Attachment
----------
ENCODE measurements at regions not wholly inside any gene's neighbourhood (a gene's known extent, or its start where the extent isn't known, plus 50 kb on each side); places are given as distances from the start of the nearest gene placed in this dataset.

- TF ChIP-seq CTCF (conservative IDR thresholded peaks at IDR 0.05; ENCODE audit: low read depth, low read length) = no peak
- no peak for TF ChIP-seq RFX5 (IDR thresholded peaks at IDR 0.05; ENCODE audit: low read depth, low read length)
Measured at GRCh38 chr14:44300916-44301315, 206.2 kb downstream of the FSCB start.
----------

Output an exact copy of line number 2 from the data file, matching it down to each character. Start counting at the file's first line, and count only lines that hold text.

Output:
- TF ChIP-seq CTCF (conservative IDR thresholded peaks at IDR 0.05; ENCODE audit: low read depth, low read length) = no peak